Green building has hit a pivotal milestone in the United States with the issuance of the 20,000th LEED certification for a commercial building.
In December 2013, the Green Mountain Coffee Roasters plant in Knoxville Tennessee became the 20,000th commercial building in the United States to obtain LEED certification from the US Green Building Council (USGBC).
The plant’s offices and staff services spaces obtained LEED for Commercial Interior Certification for an impressive raft of sustainability and efficiency features.
These include plumbing fixtures which reduce water usage by 32 per cent, high efficiency lighting fixtures as well as daylighting and lighting control, and the use of renewable energy to supply over 50 per cent of power requirements.
The plant itself embodies sustainable building practices with recycled material accounting for nearly a quarter of all building materials, work stations and seating. A quarter of all building materials were derived from sources located within 500 miles of the plant site itself.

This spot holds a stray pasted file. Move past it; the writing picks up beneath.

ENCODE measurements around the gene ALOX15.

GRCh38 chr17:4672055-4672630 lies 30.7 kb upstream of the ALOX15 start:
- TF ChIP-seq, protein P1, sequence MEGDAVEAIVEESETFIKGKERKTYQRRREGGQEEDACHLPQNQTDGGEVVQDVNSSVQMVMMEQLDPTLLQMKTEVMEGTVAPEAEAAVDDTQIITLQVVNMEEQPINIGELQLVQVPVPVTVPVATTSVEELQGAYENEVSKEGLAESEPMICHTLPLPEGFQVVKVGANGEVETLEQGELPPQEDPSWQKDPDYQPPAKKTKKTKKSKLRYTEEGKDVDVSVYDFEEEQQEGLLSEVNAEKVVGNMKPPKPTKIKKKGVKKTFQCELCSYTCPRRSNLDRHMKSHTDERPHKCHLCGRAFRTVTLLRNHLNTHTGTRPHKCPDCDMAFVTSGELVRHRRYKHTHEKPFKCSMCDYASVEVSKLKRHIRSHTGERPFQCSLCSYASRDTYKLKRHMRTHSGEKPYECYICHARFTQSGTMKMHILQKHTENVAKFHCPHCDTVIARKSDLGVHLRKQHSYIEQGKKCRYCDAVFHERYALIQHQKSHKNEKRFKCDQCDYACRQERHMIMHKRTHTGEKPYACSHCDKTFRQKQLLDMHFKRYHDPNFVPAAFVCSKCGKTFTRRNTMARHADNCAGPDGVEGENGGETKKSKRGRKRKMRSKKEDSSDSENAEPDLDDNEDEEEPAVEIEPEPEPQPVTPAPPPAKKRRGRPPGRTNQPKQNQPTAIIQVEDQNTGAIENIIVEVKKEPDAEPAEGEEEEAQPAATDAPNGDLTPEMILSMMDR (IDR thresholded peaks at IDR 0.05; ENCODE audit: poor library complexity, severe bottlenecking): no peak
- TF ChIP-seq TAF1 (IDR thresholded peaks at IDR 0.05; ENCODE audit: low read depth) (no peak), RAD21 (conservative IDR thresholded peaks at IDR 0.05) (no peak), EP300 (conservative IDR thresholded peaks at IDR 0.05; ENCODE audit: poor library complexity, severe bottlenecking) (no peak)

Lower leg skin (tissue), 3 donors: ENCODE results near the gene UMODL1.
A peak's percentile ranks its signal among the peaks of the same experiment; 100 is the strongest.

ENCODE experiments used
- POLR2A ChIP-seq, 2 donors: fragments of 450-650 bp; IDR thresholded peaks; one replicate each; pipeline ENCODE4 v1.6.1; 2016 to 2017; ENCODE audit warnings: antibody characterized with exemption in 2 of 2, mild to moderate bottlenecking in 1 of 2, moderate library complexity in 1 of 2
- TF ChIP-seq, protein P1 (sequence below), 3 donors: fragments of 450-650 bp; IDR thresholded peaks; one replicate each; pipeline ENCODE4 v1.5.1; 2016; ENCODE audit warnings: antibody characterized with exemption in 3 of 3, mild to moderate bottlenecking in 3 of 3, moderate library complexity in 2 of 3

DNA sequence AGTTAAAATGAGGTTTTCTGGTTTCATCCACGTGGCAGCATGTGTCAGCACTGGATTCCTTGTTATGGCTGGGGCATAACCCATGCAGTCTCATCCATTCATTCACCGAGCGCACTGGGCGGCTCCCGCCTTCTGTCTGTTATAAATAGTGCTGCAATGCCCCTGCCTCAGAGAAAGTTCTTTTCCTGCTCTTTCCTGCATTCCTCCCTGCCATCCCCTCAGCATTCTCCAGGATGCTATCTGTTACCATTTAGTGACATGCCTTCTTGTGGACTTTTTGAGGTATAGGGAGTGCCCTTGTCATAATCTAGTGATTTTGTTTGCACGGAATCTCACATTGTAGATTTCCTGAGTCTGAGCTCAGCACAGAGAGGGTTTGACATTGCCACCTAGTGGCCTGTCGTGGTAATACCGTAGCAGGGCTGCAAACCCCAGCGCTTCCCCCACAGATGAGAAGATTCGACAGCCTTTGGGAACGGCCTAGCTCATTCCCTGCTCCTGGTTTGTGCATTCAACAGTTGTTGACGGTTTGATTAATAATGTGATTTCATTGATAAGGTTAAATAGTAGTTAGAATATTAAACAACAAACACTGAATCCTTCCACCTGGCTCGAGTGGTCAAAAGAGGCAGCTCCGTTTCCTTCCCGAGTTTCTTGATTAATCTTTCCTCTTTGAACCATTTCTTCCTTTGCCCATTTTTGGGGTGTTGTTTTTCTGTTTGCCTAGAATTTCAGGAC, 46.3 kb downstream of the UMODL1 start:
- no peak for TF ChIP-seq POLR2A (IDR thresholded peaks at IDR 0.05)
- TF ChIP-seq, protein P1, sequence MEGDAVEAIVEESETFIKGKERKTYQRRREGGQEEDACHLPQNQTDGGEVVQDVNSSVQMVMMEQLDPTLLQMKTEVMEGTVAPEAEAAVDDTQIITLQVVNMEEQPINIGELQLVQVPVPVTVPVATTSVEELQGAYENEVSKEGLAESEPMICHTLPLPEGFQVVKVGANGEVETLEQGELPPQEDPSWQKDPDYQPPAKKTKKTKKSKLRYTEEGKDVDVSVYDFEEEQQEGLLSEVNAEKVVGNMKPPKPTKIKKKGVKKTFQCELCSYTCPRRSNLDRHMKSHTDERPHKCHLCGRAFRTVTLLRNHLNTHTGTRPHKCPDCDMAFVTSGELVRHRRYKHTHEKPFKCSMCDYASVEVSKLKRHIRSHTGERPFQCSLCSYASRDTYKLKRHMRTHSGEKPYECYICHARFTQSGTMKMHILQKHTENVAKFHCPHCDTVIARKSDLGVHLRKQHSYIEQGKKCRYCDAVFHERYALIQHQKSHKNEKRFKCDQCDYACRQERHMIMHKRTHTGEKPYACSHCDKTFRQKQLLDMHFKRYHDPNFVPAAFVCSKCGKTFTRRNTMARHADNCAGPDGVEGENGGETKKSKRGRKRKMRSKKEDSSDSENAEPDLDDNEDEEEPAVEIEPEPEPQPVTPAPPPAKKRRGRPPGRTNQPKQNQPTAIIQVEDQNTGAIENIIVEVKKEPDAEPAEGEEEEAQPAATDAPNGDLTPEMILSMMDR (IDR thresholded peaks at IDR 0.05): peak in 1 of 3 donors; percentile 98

Green Mountain has long endeavoured to incorporate sustainability and green building into its ongoing development, with the Knoxville plant the seventh of its corporate facilities to obtain LEED certification.
Rick Fedrizzi, president, CEO and founding chair of the USGBC, hailed the awarding of LEED certification to the plant as a landmark accomplishment for green building in America.
“This is an important milestone in our mission to drive market transformation in the built environment to practices that make healthy, high-performing buildings a fact of life,” he said. “We’ve shown that LEED works, and the companies and organizations that use LEED set a high bar for leadership.”
The awarding of the 20,000th LEED certification for a commercial building arrives just 16 years after the standards were first devised back in 1998.
The certification system has since become a core benchmark for green building both in the United States and abroad, undergoing numerous amendments and expansions since its inception in order to better cater to complex issue of sustainability in the construction sector.
While the issuance of the 20,000th LEED certification served as an undoubted cause for celebration for the USGBC and advocates of green building in general, Fedrizzi cautioned that sustainability in the construction sector still has a long way to go.
“There is much work to be done, and even as we mark this milestone, we’re completing the launch of the next version of the rating system that will drive building performance to the next level,” he said.